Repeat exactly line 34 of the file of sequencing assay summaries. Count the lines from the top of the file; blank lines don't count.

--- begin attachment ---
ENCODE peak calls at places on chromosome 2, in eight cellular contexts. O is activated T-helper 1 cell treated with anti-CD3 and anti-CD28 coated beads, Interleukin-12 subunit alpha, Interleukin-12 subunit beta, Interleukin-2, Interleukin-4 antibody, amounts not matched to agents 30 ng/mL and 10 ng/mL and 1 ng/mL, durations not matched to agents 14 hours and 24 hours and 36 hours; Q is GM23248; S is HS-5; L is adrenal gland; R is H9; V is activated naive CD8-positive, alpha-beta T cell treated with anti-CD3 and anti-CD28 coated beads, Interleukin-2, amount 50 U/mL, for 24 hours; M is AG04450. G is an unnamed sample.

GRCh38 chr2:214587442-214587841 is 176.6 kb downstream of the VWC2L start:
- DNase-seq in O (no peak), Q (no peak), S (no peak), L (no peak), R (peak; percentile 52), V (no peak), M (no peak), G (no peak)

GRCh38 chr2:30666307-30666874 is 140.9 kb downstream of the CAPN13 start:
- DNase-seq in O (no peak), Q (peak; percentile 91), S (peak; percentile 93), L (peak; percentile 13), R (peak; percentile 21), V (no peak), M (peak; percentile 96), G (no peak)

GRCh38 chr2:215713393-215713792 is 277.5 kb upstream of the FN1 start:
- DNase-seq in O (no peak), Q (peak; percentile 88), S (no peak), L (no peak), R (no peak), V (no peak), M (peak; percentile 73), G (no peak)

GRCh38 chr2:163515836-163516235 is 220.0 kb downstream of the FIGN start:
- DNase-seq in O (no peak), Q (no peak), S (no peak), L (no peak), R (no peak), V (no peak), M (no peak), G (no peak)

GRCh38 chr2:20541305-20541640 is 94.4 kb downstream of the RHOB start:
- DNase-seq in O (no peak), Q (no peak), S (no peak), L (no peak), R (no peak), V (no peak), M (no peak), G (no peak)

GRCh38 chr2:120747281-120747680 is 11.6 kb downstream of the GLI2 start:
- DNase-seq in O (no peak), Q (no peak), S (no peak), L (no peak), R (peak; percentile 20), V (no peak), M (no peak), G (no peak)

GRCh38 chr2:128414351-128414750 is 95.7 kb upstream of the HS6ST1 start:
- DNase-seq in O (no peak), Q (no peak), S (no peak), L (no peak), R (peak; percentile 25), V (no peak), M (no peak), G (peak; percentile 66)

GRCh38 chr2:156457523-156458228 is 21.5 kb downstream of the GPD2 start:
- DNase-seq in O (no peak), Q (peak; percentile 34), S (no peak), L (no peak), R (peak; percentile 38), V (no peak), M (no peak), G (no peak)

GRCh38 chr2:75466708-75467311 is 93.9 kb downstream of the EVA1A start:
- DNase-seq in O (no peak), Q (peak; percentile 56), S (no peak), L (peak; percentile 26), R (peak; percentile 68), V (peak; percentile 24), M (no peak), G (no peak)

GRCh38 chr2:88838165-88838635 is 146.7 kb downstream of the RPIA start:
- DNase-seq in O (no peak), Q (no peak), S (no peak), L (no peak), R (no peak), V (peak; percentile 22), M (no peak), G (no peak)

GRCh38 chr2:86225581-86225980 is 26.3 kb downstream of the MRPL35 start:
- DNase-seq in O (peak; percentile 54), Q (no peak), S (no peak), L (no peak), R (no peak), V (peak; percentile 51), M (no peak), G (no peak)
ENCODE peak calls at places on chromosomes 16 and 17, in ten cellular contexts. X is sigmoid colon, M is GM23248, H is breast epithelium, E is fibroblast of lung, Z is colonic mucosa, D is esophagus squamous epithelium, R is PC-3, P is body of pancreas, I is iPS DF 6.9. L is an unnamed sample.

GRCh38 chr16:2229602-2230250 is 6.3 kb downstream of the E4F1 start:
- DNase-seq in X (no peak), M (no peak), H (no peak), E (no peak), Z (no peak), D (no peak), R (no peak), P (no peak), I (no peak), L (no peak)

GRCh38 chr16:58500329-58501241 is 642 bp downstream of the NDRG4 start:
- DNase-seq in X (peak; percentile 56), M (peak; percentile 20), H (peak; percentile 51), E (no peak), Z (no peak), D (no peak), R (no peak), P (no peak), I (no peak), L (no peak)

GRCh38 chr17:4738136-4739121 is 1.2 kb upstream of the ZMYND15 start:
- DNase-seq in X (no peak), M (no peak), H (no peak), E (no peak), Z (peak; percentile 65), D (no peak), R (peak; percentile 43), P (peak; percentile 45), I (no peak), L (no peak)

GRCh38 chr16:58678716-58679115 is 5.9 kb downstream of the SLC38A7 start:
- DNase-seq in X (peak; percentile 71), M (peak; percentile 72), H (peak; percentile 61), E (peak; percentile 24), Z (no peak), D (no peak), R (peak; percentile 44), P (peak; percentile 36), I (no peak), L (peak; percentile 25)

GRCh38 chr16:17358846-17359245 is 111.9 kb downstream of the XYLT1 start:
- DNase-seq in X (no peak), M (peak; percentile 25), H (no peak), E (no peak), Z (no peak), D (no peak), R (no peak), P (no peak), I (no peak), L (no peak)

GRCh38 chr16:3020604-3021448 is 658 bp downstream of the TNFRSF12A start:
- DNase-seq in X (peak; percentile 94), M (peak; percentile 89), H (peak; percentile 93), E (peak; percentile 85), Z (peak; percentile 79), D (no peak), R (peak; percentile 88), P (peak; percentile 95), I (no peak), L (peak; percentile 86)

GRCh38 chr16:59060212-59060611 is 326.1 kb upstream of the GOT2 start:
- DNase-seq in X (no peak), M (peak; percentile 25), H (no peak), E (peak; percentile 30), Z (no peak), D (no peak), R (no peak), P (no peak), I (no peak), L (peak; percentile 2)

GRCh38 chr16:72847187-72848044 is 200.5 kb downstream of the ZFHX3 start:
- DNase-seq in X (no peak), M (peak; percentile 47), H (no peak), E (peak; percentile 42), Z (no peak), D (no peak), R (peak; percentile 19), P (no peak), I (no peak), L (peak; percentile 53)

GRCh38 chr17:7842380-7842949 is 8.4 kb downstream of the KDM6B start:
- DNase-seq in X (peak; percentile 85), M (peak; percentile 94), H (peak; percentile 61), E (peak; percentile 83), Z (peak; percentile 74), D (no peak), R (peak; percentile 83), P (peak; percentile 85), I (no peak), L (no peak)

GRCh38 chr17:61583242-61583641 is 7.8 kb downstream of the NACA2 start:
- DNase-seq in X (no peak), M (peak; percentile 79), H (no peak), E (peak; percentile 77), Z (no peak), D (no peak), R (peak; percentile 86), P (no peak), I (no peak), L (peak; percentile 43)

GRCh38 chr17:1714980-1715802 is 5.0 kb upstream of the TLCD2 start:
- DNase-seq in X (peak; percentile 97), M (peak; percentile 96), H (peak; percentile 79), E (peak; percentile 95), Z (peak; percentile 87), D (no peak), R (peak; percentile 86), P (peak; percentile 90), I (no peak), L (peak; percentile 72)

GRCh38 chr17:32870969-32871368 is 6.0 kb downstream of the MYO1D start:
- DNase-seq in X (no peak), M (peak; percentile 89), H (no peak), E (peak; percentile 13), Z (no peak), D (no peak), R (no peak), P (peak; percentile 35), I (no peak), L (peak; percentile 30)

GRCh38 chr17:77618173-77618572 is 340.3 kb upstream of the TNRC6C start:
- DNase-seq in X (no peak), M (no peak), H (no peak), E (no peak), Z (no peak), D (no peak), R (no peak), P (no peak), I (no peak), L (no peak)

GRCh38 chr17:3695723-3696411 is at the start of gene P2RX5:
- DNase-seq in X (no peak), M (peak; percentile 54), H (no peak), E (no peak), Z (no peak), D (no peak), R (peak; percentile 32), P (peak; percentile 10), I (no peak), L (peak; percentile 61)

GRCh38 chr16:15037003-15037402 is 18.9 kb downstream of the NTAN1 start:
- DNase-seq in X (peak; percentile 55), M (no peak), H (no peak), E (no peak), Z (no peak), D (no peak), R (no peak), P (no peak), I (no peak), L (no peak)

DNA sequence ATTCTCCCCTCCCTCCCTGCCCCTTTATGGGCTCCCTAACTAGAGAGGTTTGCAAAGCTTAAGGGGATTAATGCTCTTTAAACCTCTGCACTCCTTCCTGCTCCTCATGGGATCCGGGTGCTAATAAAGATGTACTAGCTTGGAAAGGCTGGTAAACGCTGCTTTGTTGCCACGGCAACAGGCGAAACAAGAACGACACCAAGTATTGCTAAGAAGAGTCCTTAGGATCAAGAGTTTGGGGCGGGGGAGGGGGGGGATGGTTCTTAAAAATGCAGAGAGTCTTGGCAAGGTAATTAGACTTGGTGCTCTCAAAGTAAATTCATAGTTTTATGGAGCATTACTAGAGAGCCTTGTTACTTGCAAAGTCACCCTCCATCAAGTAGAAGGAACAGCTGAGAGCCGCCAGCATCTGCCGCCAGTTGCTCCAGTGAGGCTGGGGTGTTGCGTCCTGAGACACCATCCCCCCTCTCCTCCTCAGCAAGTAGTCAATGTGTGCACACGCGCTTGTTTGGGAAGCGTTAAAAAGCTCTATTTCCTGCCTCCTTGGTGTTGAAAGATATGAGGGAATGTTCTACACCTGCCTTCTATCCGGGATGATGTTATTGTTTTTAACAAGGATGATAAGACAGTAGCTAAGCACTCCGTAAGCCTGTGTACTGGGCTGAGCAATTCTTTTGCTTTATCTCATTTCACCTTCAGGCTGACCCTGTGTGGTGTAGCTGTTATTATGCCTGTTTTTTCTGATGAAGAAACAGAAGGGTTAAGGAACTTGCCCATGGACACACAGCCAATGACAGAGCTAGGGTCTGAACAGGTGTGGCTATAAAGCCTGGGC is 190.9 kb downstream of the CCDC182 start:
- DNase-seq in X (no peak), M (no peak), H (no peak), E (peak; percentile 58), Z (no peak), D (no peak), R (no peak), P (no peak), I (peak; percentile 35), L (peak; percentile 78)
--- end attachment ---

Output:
- DNase-seq in X (no peak), M (peak; percentile 25), H (no peak), E (no peak), Z (no peak), D (no peak), R (no peak), P (no peak), I (no peak), L (no peak)